Climate change is making our environment \’bluer\’



The \’colour\’ of our environment is becoming \’bluer\’, a change that could have important implications for animals\’ risk of becoming extinct, say ecologists from Imperial College London.

In a major study published in the British Ecological Society\’s Journal of Animal Ecology, researchers examined how quickly or slowly animal populations and their environment fluctuate over time, something ecologists describe using \’spectral colour\’.

Previous studies show that the spectral colour of a population is linked to its risk of becoming extinct; now this study shows a way that climate change could impact the extinction risk of populations by affecting the colour of populations.

Ecologists have investigated the link between fluctuations in the environment and those of animal populations for the past 30 years. They describe fluctuations as a colour spectrum, where red signifies an environment or population that fluctuates more slowly over time (such as ocean temperature) and blue signifies more rapid fluctuations (such as changes in air temperature).

Existing models and theories suggest that the spectral colour of the environment should affect the spectral colour of animal populations. Now for the first time ecologists have assembled field data to help confirm the theory.

They showed that the colour of changes in the environment does map onto the colour of changes in animal populations, meaning there are redder (slower) fluctuations in population size if there are also redder (slower) fluctuations in aspects of the environment. Furthermore, they found that our environment is becoming \’bluer\’, in other words fluctuating more rapidly over time.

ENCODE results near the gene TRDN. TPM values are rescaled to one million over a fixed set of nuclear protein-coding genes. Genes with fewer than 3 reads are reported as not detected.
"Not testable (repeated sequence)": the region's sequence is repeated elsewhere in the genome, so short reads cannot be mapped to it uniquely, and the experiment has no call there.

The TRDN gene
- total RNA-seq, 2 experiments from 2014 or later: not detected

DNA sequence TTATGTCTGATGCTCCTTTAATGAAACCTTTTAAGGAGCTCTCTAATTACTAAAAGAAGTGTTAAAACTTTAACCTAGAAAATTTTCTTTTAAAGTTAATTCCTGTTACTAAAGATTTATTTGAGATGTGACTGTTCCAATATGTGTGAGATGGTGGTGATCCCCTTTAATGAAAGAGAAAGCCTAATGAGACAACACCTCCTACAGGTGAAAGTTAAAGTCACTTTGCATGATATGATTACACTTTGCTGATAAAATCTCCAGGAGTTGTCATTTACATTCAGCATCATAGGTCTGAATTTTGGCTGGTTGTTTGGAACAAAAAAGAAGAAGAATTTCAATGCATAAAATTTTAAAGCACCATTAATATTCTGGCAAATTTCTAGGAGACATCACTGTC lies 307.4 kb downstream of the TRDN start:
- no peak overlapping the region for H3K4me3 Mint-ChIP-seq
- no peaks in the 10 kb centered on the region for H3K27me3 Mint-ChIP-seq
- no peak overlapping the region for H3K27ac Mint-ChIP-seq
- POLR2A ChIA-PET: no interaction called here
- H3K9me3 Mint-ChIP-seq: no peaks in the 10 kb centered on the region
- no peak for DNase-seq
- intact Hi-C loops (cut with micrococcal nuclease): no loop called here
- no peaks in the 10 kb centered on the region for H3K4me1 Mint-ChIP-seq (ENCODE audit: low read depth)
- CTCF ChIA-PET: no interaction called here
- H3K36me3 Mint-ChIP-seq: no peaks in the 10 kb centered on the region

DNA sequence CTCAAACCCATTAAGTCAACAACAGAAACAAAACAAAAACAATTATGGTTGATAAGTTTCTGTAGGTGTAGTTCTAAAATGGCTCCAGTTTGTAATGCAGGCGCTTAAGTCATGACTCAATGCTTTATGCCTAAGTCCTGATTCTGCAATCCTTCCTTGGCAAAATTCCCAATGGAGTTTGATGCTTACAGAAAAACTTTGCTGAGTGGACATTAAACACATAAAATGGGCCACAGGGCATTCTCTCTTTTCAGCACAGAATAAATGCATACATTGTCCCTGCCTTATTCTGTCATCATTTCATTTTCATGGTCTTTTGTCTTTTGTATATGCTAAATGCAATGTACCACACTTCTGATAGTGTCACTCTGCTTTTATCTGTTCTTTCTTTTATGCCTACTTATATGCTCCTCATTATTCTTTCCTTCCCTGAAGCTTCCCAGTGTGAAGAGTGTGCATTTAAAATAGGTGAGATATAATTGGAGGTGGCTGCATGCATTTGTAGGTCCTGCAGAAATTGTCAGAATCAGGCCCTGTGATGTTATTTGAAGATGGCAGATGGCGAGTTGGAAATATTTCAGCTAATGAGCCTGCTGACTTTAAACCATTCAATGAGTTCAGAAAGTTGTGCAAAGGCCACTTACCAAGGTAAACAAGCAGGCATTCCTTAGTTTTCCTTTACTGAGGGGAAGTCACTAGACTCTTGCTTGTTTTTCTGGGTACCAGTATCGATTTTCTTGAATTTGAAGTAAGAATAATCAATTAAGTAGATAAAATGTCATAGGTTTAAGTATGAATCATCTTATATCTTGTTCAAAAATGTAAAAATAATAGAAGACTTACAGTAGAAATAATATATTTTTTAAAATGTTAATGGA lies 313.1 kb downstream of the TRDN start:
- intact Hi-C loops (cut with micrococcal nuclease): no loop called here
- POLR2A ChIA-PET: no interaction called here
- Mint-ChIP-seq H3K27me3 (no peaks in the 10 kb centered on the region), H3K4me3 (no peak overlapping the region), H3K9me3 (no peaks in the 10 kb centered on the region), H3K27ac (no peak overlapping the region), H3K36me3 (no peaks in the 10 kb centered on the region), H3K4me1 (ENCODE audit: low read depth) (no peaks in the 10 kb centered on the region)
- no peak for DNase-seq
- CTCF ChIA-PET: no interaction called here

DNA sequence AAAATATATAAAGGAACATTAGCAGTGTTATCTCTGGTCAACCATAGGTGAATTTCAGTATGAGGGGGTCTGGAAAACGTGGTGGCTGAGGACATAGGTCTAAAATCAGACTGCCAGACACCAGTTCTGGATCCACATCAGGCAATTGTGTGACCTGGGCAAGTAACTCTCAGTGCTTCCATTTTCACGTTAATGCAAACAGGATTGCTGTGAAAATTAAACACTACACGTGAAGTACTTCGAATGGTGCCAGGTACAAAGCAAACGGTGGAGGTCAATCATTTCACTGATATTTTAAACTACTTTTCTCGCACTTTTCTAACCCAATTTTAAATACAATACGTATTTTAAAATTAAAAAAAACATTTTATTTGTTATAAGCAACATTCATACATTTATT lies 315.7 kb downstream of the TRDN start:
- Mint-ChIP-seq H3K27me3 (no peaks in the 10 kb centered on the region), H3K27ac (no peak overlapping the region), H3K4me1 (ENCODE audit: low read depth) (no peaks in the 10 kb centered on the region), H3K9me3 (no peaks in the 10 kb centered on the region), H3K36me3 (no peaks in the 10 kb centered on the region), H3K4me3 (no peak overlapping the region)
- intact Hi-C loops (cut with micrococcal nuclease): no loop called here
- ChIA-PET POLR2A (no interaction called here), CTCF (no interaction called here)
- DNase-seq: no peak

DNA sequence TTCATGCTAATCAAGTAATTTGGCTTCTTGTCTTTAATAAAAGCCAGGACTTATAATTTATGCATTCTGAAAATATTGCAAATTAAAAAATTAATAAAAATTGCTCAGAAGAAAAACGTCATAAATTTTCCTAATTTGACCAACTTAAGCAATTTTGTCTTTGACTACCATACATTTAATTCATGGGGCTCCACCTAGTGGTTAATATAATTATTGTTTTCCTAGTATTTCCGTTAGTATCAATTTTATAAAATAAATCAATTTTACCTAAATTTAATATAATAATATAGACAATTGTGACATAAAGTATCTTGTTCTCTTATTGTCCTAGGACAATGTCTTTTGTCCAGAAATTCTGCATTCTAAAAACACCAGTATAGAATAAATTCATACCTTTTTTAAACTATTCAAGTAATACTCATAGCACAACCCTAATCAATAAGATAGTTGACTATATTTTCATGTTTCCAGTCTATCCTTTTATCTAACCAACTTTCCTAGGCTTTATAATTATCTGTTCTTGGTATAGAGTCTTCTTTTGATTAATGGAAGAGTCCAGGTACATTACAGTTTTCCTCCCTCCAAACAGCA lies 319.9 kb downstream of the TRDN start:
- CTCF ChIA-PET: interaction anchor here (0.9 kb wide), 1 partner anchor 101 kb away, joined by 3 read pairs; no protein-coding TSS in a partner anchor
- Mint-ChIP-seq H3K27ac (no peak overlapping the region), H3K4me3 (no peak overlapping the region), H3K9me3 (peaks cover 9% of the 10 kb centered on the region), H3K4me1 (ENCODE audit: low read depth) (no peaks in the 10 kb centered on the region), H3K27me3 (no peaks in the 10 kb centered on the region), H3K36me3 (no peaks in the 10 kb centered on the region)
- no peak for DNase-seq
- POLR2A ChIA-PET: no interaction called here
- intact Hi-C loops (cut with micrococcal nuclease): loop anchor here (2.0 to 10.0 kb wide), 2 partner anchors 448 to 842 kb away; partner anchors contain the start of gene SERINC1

Bernardo Garcia-Carreras and Dr Daniel Reuman examined three large sets of data. They used the Global Population Dynamics Database, from which they extracted data on changes in population for 147 species of bird, mammal, insect, fish and crustacean over the past 30 years, and two sets of temperature data from the Climatic Research Unit and the Global Historical Climatology Network. The latter includes data collected from weather stations worldwide throughout the twentieth century.

Mr Garcia-Carreras, who is a Natural Environment Research Council-funded PhD student in Imperial\’s Department of Life Sciences, explained: \”The colour change refers to the change in \’spectral colour\’ but this does not mean that red means warmer temperatures. Spectral colour tells us how quickly or slowly temperature is oscillating over time. If the oscillations are comparatively slow, then we say that temperature has a \’red\’ spectrum, and if the changes are quick, then temperature is said to be \’blue\’. When we talk of temperature becoming \’bluer\’, we mean the oscillations in temperature are becoming faster over time.\”

While the study seems to provide some good news for species facing extinction, the researchers warn that this is offset by other pressures. Dr Reuman, also from Imperial\’s Department of Life Sciences, said: \”This apparent good news is tempered by the fact that habitat loss, overexploitation and other factors are likely more important drivers of extinction risk than the colour of temperature fluctuations.\”